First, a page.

Made in Bangladesh American Apparel new ad campaign has stirred controversy after featuring a topless former Muslim model from Bangladesh.
The campaign which appears in Vice magazine’s U.S. and Canada editions, stars 22-year-old Maks, a merchandiser for American Apparel, who was born in Dhaka but has lived in California since the age of four.
The words ‘Made in Bangladesh’ are printed across her chest – referring to the woman as a means of raising awareness about American Apparel’s fair labor practices.
The outlet’s clothes are all made in downtown LA.
The tantalizing image is accompanied by a description of the model Maks, revealing how she was raised a strict Muslim but ‘distanced herself’ from her Islamic faith as she grew up, in search of her ‘own identity.’
The campaign takes note to tell how Maks doesn’t feel the need to identify herself as an American or a Bengali and is not content to fit her life into anyone else’s conventional narrative.
Tells the ad: ‘That’s what makes her essential to the mosaic that is Los Angeles, and unequivocally, a distinct figure in the ever expanding American Apparel family.’
Which would be compelling except for the fact that American Apparel in essence brands the model the very thing that they seek to demonstrate that she is anything but part of, a compartmentalized version of a preferred narrative.
The ad is likely to unnerve the Muslim community for featuring a half naked model to a country where the Islam is the dominant religion and where nudity is frowned upon.
To their credit the apparel maker do shed light on the fact that its emphasis on fair wages—between $12-$14 for workers living in California, which they claim is the highest pay in the world for manufacturing apparel basics. Workers in venues such as Bangladesh can expect to make less than two dollars a day working in the apparel sector.
The ad is the latest in a string of advertisements which have served to sensationalize/imbue the outlets’ mundane wares with a kind of pop controversy, sadly at the cost of women….
Then there were these following comments on the web that made me wonder:
Using breasts to sell a product? Not very original. Thanks “American Apparel” for the sexism. Again.
Again, what do they want me to buy here?
While it’s definitely a marketing ploy, they are still bringing attention to an issue that most Americans wouldn’t normally think about (fair wages and conditions for workers- worldwide). It is sad that they have to use sex to do that, but unfortunately, that’s the culture we live in. I don’t think it’s fair to call it a scoff at the Muslim faith, because we have to remember that there are other religions practiced in Bangladesh.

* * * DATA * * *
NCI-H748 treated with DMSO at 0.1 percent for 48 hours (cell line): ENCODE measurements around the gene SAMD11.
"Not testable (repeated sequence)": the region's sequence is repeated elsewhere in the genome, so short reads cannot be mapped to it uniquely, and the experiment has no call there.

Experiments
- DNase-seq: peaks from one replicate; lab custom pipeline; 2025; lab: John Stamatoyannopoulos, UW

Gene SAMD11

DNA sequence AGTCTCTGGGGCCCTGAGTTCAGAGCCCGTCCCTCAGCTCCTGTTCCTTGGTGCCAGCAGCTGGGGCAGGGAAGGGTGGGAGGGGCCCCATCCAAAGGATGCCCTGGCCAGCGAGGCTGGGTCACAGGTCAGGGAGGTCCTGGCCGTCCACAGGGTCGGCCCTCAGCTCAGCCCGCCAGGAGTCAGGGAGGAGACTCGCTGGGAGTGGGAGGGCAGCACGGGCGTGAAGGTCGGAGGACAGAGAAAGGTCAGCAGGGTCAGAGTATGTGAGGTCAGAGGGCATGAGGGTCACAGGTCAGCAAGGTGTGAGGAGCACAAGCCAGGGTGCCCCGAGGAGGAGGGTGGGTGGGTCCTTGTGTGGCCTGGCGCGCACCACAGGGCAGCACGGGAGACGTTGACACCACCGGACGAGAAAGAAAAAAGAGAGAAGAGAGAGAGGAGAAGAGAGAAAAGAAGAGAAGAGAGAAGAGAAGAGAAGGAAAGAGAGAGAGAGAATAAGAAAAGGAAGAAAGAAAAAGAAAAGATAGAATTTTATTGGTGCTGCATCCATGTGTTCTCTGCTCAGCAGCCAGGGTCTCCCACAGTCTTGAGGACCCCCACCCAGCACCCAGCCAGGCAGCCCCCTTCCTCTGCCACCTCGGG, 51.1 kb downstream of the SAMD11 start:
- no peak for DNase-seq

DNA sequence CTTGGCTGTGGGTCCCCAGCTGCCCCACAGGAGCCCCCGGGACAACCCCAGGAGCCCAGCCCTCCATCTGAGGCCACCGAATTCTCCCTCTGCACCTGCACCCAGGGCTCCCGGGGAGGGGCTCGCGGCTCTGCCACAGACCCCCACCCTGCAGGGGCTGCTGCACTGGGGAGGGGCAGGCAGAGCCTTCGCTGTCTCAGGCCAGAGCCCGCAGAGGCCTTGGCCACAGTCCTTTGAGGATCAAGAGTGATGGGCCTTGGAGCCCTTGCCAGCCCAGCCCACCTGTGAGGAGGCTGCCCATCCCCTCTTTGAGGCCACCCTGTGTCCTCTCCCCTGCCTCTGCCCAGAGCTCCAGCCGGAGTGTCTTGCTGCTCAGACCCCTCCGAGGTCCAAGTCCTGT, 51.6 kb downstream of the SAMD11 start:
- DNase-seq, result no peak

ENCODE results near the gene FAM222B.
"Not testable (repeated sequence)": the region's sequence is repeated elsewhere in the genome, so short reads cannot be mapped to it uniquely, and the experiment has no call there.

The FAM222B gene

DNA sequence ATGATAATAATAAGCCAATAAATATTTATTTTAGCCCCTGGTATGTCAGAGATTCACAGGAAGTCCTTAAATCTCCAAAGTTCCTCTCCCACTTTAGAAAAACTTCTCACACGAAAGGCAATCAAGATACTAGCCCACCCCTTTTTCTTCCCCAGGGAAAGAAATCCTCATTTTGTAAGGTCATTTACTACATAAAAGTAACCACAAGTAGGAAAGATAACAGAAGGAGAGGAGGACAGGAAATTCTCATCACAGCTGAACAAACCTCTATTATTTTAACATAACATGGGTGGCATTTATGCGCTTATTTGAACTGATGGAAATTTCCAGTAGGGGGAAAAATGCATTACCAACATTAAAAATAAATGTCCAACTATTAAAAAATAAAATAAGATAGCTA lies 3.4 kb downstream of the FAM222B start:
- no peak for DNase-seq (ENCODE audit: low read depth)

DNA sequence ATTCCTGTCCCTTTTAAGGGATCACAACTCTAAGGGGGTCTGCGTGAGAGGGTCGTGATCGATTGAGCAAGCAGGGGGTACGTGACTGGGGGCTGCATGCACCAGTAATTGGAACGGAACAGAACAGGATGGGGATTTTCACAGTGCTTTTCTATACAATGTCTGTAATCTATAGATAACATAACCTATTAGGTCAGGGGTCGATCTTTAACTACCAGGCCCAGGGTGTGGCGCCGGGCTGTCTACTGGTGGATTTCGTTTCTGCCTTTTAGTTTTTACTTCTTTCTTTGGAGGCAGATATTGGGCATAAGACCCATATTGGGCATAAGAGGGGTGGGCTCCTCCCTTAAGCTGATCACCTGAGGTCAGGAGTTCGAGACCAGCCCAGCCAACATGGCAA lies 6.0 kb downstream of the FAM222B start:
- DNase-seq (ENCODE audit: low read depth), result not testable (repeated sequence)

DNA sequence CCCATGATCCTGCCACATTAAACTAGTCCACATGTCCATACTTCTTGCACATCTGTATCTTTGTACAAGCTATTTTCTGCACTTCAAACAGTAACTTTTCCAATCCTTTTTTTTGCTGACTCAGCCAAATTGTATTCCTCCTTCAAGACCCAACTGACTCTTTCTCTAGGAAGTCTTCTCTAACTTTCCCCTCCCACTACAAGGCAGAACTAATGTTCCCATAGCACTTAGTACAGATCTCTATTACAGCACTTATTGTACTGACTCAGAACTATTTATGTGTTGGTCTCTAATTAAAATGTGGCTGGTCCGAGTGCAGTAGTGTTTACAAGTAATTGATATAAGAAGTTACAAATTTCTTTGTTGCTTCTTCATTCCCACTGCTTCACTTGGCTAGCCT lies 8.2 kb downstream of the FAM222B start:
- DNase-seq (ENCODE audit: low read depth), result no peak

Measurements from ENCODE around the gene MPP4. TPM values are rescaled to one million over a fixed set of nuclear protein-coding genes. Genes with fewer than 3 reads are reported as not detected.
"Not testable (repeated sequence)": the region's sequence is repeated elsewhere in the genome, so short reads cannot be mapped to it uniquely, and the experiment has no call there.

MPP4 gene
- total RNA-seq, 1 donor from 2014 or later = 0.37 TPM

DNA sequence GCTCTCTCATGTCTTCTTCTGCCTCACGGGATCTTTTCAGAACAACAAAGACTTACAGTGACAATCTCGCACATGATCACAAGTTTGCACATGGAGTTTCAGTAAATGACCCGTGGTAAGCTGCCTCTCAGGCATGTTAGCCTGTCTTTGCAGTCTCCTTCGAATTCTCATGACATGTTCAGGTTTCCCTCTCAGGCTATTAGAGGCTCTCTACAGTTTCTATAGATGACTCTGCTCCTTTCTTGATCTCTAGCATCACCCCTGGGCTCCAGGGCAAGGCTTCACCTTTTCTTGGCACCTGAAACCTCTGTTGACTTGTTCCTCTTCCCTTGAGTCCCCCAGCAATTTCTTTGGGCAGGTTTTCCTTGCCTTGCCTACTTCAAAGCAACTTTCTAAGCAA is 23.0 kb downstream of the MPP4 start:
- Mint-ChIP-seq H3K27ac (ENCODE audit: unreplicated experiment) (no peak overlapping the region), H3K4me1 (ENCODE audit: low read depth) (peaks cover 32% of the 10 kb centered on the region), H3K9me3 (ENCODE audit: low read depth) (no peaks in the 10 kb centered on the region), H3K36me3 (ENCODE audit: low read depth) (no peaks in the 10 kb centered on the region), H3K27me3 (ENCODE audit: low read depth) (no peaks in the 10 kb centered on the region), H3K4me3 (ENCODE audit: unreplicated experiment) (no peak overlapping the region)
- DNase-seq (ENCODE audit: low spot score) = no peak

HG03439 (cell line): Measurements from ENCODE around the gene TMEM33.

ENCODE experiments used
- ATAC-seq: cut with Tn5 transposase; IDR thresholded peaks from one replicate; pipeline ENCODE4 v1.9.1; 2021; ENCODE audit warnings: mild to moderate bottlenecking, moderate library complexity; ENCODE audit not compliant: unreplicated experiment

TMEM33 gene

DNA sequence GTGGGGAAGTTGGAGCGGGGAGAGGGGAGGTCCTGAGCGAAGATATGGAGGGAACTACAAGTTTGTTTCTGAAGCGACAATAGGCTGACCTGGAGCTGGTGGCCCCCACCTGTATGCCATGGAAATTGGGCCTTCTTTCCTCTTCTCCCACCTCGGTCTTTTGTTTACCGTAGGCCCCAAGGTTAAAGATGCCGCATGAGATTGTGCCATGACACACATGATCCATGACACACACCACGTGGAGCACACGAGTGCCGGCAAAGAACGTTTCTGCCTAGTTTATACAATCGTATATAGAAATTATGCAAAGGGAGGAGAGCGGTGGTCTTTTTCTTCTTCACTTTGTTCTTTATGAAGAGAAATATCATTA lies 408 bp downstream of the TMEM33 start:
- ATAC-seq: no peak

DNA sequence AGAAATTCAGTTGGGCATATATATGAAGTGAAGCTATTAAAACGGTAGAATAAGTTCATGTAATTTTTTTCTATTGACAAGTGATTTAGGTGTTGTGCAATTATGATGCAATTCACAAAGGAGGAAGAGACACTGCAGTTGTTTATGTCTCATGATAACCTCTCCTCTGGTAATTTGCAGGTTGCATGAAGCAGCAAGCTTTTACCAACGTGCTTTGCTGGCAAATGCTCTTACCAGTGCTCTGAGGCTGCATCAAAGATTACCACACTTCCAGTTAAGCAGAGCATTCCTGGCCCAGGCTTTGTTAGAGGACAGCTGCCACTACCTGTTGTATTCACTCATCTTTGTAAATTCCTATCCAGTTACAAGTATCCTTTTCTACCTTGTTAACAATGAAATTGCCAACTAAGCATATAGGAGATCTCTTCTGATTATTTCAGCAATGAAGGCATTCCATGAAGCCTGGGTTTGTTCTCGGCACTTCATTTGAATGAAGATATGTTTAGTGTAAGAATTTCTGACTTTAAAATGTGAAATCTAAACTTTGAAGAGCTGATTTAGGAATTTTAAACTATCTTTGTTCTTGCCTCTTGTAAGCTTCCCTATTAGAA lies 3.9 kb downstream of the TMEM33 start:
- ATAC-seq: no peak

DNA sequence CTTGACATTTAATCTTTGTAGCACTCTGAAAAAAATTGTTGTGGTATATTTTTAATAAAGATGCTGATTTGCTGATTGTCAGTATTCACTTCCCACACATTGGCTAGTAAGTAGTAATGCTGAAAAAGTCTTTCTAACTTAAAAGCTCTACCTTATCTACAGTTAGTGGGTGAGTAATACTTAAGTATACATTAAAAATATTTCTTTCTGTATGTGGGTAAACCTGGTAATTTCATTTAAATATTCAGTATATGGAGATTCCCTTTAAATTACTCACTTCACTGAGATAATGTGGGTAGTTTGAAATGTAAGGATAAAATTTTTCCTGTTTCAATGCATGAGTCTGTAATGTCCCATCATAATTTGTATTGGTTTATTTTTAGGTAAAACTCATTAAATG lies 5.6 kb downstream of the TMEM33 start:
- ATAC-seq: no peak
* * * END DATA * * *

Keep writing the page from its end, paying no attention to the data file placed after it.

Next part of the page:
While American Apparel may have a legitimate concern to air, the exploitation of workers who get paid pennies in third world nations where so much of the apparel trade originates from, one has to wonder about their sincerity when they in turn exploit women’s sexuality and her image to propagate an idea. Couldn’t the same have been achieved had the model simply been dressed? But then again that would have taken away the shock value and made the presumptious argument that society is ready to be addressed by a woman for her sheer intelligence, not her looks and certainly not her breasts jarring at us.
One step forward and three steps back…so much for pointing out exploitation.
I really hate how this advertisement draws attention to all the wrong parts of her body, and further more the stamp made in Bangladesh is right across her chest, in a way this is sexualizing Bengali women and drawing attention to only her breasts. This truly disgusted me, as the person before me said that its hard to concentrate on the article cause the picture is so distracting. Unless you read the article you will never know what the ad is really about, the pictures is so disturbing to me especially because I am from Bangladesh and I am a women and I feel like this ad is exploiting a women’s body to get attention. How many of us are actually reading the article instead of staring at her boobs? or only clicking on it to see the ad and not read what it is really about. The picture has no relation to the article. I cannot express in words how much hatred I feel for American Apparel for sexualizing a Bengali women and distracting the readers from the actual context of the article.